1C dchg, EIS test and pseudo-OCV 25

CC-CV chg and 1C dchg 25

1C dchg, EIS test and pseudo-OCV 25

CC-CV chg and 1C dchg 25

1C dchg, EIS test and pseudo-OCV 25

100 100 100 100 100 100 100 100

Initial testing was performed in Ref. [1].

OCV test and EIS test. In order to track the aged state of each cell over time, each of these tests was performed every 50 cycles. In total, each cell was characterised 11 times.

• The capacity test determines the quantity of electric charge that a battery can deliver under specified discharge conditions. Firstly each cell was charged to 100% SoC according to CC-CV protocol. Then, the cell was discharged at 1 C to the lower voltage limit. The cell's capacity is defined as the charge dissipated over this discharge event.

• The pseudo-OCV test is performed by discharging from the upper cell voltage threshold (4.2 V) to the lower cell voltage threshold (2.5 V) at C/10. The corresponding pseudo-OCV curve is related to the SoC and is shown for cell 1 for 0 and 500 cycles in Fig. 1(b).

• The EIS test was performed in galvanostatic mode with a peak current amplitude of 150 mA (C/20) using a Solartron modulab system (model 2100A). The tests were performed between 2 mHz and 100 kHz at SoC = 20%, SoC = 50% and SoC = 90%. SoC was adjusted based on the pseudo-OCV curve (refer to Fig. 1(b)). According to [18], a period of 4 h was allowed prior to performing each EIS test. This measure avoids changes in the internal impedance when the cells are halted after being excited. Operation at high frequencies (>2.5 kHz) would increase substantially the cost of the BMS hardware because the required sampling rate will be higher. This explains why a BMS will typically only operates at mid and low frequencies (<100 Hz). As such, the resistance considered for this work is the one that the BMS is capable of measuring. This resistance is here named as a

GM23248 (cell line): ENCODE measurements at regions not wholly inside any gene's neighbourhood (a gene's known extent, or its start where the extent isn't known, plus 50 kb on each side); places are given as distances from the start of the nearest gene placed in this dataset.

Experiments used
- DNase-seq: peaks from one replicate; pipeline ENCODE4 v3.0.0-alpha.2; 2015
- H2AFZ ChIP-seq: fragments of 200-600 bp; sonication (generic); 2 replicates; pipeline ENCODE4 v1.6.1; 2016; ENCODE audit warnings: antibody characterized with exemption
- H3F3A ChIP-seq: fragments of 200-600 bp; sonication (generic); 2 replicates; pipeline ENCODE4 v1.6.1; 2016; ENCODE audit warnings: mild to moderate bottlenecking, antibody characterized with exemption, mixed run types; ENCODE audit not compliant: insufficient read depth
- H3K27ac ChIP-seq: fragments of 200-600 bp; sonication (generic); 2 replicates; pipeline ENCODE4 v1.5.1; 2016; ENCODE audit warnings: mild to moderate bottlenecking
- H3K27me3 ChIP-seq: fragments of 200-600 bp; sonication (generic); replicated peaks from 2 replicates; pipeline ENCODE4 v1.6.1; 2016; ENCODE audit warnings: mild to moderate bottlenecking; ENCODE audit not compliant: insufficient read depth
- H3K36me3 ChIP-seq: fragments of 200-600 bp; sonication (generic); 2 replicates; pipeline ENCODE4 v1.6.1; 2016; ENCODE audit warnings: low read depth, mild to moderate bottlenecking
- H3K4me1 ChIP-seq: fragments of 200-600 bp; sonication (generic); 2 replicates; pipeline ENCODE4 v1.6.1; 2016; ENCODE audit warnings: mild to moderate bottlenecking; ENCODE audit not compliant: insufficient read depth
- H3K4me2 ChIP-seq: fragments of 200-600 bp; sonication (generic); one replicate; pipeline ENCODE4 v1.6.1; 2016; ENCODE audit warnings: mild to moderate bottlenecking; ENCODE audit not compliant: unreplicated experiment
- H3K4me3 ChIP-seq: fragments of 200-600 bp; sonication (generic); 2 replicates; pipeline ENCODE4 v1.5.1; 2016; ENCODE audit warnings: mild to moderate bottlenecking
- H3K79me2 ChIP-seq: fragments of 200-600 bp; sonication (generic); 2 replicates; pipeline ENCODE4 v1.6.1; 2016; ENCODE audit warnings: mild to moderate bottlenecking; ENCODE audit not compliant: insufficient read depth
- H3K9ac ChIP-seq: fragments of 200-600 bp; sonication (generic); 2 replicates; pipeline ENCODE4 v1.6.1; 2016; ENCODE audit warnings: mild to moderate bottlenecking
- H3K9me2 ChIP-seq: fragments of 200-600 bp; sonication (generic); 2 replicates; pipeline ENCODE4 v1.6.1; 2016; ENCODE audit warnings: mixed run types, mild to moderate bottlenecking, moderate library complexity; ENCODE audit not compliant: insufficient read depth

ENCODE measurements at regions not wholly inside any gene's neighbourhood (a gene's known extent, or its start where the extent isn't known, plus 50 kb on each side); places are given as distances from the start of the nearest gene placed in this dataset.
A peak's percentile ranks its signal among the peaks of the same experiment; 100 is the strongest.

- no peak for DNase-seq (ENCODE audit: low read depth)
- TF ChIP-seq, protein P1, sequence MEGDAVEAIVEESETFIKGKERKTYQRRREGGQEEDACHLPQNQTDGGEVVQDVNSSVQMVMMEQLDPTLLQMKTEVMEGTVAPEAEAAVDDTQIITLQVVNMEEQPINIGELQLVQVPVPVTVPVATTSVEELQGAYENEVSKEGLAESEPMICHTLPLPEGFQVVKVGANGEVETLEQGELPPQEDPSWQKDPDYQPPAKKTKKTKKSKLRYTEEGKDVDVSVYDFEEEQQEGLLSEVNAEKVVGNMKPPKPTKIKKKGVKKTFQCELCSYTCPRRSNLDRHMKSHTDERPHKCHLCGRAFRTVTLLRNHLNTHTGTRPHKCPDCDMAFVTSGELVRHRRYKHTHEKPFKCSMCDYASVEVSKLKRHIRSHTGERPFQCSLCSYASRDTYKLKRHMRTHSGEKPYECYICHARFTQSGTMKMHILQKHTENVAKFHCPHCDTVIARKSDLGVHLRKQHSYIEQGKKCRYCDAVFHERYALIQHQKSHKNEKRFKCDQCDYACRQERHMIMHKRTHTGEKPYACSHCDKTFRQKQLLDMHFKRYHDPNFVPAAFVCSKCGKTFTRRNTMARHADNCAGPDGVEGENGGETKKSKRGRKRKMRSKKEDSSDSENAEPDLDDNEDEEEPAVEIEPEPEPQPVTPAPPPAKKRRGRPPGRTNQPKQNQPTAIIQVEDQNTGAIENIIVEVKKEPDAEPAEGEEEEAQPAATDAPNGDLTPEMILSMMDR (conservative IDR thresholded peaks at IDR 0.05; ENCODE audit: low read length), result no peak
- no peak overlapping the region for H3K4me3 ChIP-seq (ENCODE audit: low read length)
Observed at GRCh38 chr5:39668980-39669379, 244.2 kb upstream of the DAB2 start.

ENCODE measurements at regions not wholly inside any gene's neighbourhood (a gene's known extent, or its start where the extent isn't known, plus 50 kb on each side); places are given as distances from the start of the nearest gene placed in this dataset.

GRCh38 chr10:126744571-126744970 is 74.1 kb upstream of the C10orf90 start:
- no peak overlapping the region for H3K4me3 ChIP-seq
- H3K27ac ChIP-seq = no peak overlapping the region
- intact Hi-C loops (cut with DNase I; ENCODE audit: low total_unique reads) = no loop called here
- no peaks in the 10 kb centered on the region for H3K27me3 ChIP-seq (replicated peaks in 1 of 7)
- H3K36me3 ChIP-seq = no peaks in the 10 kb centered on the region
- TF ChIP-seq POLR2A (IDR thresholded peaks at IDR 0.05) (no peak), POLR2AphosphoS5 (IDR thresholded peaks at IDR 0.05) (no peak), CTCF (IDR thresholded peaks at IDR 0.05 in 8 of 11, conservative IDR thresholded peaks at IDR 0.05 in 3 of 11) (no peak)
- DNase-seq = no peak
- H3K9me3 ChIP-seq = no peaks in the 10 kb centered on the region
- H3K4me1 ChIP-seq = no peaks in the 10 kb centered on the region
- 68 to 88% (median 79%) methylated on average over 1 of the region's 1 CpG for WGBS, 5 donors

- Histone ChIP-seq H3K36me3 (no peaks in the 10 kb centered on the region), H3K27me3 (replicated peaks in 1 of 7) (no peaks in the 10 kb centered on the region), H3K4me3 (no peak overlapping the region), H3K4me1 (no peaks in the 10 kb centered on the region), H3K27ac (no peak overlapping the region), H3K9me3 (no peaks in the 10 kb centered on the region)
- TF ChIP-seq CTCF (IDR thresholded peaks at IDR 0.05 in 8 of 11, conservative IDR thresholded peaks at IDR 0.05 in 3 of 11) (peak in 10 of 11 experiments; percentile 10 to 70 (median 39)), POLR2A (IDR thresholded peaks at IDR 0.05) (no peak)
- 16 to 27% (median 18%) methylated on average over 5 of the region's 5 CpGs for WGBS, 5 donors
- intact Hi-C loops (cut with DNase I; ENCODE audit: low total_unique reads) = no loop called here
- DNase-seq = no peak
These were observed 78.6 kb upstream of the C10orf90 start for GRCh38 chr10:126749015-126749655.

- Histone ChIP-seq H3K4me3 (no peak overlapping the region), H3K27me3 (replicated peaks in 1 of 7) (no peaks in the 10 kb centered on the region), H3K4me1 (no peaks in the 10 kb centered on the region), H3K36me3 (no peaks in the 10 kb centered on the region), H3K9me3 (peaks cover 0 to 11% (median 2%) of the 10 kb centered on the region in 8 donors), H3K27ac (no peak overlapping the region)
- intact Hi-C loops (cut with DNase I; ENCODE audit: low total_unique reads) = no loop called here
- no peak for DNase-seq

BMS resistance (RBMS) and, it is represented by the mid-frequency turning point of the EIS plot as illustrated in Fig. 1(c). This approach is consistent with other studies reported within the literature [1], [19].

4. Results and discussions

4.1. Capacity — SoHE and resistance — SoHP

Fig. 2(a) and (b) illustrate the degradation of each cell over time based on the measurement of the capacity at 1 C and the RBMS at an SoC of 50%.

Fig. 2(a) and (b) indicate that capacity and RBMS tends to converge for cells 2, 3 and 4 over cycle number. Since cell 1 represents the least aged cell, it requires more time to converge at the same level than the rest of the cells. Fig. 2(c) and (d) show that the resulting SoHE and SoHP trend is similar to the capacity and RBMS trend. It can be seen that the SoHP decreases faster than SoHE reaching the EoL value earlier (between 200 and 350 cycles) than the value specified by the manufacturer (500 cycles). This result indicates the lifetime power capability of the cells is shorter than the energy capability. SoHP decreases faster than SoHE because the conditions at which the cells were cycled (1C-rate discharge and DDoD = 100%) leads to significant power losses. Such a cell would not meet a commercial viable battery specification where both metrics, SoHE and SoHP, need to be positive until the EoW period is reached.